Some have theorized that they were hiding places or escape tunnels, but this doesn't seem very plausible. Although they can be up to fifty meters in length, they average under a meter and a half tall and only sixty centimeters wide. Any escape tunnel is good enough if you're desperate, I suppose, but it seems like if they were deliberately constructed for that purpose, the makers would have dug them to be a little more spacious. They're mentioned a couple of times in medieval manuscripts, but their purpose is never specified -- so it's uncertain if even the people who wrote about them knew what they were used for.
4. "Frying pans"
In graves from the Early Cycladic Period of ancient Greek history (ca. 3100-1000 B.C.E.), archaeologists have found over two hundred shallow ceramic bowls, decorated on the outside, with short handles.
[Image is in the Public Domain]
They were nicknamed "frying pans" because of the shape, although they show none of the wear you'd expect from a cooking implement (and are really too shallow to be useful for that anyhow). Other than the general fallback of unspecified "ceremonial uses," one suggestion is that they might have been filled with a thin layer of water or oil and used as mirrors, although that seems to be a little awkward to be practical. Others have suggested that they were used to evaporate sea water to produce salt -- but they've only been found in burial sites, and none of them have shown any traces of salt.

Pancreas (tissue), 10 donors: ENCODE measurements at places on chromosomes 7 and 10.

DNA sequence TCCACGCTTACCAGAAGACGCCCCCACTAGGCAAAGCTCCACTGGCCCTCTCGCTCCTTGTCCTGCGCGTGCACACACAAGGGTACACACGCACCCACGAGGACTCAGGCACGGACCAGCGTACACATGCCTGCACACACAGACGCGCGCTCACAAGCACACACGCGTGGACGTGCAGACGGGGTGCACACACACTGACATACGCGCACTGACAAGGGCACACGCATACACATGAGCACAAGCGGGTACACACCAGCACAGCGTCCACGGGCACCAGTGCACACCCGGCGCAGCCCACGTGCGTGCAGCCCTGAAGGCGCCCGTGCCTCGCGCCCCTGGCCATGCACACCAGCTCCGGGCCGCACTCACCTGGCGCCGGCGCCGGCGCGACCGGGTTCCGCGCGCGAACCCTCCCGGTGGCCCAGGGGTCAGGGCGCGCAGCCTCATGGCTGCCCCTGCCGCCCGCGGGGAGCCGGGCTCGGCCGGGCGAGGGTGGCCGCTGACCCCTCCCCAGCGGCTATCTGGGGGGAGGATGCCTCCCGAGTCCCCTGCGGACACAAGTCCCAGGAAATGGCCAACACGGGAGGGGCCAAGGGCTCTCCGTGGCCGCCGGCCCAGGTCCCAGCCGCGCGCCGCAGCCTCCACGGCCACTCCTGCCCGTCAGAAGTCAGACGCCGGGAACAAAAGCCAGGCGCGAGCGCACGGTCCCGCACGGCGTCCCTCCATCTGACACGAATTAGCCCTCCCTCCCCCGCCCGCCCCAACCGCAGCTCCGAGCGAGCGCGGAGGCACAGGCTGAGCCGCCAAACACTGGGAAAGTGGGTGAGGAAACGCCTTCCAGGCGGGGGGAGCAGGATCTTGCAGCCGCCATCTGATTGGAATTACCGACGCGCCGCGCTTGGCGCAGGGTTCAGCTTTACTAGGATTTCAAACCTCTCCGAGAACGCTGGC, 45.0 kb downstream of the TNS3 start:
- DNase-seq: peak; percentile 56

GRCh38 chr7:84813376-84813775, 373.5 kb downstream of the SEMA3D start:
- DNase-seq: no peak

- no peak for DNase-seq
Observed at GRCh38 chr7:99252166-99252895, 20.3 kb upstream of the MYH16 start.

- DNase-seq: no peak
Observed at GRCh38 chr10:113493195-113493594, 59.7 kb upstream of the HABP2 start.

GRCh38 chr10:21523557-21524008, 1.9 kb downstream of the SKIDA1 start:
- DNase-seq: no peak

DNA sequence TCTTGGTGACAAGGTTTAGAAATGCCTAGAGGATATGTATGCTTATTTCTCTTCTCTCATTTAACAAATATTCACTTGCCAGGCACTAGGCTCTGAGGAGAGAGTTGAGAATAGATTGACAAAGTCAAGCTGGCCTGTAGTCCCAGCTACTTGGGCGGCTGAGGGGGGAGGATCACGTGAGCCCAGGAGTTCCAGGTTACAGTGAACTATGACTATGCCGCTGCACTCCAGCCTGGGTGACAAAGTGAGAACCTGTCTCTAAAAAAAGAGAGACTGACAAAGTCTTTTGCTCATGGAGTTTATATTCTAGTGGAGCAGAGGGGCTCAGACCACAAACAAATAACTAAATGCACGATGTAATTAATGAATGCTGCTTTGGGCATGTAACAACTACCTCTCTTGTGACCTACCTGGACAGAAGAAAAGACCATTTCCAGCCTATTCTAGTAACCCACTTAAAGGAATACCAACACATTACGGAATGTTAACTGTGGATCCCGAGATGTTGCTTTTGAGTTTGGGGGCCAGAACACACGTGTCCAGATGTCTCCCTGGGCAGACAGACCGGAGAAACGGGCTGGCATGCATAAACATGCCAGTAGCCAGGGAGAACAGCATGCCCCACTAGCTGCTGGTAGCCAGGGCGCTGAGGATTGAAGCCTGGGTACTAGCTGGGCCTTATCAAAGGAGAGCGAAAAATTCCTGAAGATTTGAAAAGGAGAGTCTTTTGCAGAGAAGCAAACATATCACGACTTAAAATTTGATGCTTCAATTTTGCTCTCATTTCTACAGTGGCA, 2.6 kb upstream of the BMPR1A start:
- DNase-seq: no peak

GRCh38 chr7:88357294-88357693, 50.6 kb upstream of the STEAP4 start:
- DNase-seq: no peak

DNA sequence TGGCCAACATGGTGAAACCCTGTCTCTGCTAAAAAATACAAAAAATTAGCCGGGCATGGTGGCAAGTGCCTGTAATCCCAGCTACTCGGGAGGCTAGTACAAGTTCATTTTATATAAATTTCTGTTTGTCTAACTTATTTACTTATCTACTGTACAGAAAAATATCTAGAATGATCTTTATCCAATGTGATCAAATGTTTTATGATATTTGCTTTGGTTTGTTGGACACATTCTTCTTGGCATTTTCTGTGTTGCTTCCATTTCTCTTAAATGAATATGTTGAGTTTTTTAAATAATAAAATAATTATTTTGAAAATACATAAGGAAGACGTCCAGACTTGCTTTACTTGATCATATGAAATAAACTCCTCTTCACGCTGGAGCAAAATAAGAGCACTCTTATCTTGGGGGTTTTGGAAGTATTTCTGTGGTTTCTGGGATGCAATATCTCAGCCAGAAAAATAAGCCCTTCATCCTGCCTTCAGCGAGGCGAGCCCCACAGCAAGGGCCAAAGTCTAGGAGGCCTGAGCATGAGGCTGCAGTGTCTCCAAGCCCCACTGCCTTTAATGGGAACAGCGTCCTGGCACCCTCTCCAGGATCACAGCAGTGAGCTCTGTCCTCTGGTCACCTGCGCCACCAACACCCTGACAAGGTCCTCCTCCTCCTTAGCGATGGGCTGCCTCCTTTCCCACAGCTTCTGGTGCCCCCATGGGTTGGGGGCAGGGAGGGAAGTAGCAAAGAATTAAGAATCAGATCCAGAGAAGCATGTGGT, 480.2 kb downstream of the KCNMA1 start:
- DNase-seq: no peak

These are carved pieces of deer antler, widely distributed across Europe, and dating from 12,000 to 23,000 years of age -- so whatever they were for, people made them for over ten thousand years.
[Image licensed under the Creative Commons Johnbod, Perforated baton with low relief horse, CC BY-SA 3.0]
They're intricately carved, and all of them have a nearly perfect circular hole cut through the middle. Despite one researcher's claim that the wear around the inside of the hole shows they were tools (possibly for fashioning or straightening arrows), there are lots of other explanations that have been suggested -- that they're cloak or scarf fasteners, calendars, jewelry, or phallic symbols (not seeing that last one, honestly). A paper in the journal Archaeological and Anthropological Sciences in 2019 said, "Despite the large number of batons found (> 400), their use still remains enigmatic. No fewer than forty functional hypotheses have been proposed, following debates that have persisted for over 150 years; the perforated baton has consequently become emblematic of our misunderstanding of some ancient objects’ functions."
Which seems a fitting place to end. I wonder what future archaeologists will make of the stuff we leave behind -- which bits they'll figure out immediately, and which ones will baffle them? And as far as the relics that today's archaeologists are frowning over, I've barely scratched the surface. There are dozens of other kinds of artifacts that have even the experts saying "damned if we know." Which is not a problem, honestly; being open about the perimeter of your own ignorance is absolutely essential in research of any kind.
But it does set up a lovely bunch of puzzles for us interested laypeople to think about, doesn't it?